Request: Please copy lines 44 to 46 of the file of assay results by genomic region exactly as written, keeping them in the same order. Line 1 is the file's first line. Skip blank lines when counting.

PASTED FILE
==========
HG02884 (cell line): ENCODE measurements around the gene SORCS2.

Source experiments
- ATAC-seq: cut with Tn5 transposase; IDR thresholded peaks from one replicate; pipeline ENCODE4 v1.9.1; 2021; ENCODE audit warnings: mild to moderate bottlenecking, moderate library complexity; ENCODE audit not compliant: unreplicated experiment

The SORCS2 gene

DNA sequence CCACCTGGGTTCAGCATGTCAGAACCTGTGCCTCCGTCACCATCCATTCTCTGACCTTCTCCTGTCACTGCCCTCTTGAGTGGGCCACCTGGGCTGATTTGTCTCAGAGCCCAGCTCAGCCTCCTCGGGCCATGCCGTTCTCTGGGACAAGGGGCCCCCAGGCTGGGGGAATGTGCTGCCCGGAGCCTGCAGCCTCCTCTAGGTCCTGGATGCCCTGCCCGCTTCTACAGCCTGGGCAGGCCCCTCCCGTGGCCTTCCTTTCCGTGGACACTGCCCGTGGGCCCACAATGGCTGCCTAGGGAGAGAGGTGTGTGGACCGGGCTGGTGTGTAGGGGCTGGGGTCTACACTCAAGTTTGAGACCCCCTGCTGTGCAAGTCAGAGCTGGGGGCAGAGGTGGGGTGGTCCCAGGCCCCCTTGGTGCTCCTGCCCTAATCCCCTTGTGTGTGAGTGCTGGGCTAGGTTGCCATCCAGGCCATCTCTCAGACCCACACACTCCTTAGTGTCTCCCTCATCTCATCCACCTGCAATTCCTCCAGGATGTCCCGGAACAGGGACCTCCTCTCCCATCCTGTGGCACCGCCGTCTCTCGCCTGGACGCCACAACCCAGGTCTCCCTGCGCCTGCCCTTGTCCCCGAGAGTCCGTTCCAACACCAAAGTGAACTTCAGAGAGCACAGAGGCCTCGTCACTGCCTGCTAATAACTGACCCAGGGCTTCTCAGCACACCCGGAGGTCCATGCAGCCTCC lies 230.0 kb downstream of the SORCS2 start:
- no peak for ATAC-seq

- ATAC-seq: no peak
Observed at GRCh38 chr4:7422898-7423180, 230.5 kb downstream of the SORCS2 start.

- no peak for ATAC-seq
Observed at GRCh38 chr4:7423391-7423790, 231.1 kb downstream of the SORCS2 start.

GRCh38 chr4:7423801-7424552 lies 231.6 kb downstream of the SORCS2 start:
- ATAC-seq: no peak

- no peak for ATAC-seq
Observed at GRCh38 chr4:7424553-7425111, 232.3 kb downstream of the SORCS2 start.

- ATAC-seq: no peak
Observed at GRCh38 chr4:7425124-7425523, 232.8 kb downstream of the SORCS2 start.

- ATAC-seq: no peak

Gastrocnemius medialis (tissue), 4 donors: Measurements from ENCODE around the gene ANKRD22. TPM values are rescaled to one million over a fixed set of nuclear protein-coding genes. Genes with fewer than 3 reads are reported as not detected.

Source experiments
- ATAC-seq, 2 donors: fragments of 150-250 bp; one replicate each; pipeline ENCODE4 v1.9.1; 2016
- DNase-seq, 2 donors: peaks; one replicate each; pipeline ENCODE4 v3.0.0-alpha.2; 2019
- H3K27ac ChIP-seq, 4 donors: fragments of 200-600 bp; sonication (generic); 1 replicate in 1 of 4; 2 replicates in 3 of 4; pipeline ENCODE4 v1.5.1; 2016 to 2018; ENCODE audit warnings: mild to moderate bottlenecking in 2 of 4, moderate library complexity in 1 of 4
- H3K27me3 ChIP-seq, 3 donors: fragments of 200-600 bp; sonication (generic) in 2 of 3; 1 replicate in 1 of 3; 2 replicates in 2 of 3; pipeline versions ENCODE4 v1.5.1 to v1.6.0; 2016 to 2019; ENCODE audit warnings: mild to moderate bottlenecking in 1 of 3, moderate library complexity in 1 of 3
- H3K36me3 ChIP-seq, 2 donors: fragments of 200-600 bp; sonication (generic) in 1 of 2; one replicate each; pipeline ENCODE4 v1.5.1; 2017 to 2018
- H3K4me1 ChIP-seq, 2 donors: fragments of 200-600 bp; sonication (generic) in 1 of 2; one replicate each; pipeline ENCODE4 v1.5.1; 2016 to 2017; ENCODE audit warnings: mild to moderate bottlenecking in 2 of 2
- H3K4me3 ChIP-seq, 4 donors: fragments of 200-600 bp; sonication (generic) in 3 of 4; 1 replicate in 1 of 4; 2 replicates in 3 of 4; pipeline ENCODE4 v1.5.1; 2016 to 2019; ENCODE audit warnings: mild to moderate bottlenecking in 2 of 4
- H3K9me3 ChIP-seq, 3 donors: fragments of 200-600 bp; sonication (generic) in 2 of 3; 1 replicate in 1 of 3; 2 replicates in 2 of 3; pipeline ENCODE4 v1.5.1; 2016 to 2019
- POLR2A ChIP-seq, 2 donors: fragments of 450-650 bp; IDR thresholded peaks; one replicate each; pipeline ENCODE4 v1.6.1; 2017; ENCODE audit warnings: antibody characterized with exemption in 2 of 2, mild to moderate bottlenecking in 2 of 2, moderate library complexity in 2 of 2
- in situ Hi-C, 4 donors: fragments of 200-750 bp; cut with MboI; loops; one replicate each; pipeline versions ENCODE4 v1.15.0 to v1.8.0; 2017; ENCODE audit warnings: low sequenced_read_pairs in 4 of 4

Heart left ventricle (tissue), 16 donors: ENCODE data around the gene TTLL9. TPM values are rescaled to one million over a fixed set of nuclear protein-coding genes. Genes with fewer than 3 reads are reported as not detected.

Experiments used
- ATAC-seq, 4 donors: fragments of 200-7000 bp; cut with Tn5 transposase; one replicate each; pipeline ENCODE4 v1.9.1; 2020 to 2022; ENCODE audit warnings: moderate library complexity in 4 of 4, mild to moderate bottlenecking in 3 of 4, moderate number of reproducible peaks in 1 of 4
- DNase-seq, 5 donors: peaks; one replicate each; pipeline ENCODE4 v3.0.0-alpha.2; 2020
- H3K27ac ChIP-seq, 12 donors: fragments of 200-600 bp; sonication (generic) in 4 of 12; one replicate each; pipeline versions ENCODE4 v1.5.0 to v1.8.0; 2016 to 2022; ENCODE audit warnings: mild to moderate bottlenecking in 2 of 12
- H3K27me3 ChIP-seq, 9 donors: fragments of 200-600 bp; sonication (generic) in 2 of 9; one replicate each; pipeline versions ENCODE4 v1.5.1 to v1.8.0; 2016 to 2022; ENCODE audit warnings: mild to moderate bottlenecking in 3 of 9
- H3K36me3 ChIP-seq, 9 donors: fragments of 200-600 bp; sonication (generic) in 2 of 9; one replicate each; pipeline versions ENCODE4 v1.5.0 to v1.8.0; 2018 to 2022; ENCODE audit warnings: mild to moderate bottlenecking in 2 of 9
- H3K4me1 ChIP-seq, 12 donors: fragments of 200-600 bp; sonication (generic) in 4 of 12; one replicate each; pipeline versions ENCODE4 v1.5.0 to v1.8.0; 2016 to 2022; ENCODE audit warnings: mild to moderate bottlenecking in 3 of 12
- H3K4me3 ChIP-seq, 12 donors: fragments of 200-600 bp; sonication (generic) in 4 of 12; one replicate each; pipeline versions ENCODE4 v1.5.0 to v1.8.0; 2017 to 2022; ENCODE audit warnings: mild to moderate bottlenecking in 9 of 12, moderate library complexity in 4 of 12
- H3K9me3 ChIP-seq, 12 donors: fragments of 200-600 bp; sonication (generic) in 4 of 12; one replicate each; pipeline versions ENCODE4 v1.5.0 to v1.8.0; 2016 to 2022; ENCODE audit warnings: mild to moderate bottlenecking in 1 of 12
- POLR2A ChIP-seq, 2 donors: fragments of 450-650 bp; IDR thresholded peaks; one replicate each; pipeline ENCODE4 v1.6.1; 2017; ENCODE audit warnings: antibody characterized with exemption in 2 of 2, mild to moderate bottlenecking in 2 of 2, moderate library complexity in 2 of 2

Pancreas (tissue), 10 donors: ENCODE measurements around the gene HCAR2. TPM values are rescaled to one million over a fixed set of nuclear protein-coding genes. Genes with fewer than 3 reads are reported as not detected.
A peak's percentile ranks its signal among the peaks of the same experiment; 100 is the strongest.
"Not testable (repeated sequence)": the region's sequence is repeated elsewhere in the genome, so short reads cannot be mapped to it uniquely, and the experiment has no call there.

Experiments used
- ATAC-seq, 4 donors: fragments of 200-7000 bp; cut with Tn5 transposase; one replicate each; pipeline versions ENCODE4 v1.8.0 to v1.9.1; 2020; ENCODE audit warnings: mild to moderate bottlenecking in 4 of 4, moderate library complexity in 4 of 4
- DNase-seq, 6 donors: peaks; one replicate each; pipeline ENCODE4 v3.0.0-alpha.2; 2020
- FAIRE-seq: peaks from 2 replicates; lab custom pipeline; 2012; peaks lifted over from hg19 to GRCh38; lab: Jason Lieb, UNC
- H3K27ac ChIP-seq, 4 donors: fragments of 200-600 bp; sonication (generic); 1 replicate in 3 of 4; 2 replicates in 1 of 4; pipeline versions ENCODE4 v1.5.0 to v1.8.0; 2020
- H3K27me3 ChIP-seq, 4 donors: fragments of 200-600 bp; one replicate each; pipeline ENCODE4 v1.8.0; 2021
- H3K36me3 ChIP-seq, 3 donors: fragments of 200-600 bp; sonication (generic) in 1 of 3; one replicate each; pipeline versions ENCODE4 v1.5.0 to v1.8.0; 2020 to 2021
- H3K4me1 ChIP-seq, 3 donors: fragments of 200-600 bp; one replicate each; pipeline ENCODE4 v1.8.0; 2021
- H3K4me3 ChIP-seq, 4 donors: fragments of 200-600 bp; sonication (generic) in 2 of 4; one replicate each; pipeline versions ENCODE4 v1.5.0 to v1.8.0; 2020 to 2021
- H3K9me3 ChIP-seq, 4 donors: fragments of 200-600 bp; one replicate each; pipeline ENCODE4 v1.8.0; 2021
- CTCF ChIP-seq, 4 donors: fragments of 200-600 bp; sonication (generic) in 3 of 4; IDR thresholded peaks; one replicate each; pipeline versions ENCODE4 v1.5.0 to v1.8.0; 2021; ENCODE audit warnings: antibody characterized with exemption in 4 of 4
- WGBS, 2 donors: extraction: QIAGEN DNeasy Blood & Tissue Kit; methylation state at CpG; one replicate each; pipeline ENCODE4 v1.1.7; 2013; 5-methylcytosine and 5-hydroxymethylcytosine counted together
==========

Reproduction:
Experiments used
- ATAC-seq, 4 donors: fragments of 200-7000 bp; cut with Tn5 transposase; one replicate each; pipeline versions ENCODE4 v1.8.0 to v1.9.1; 2020; ENCODE audit warnings: mild to moderate bottlenecking in 4 of 4, moderate library complexity in 4 of 4
- DNase-seq, 6 donors: peaks; one replicate each; pipeline ENCODE4 v3.0.0-alpha.2; 2020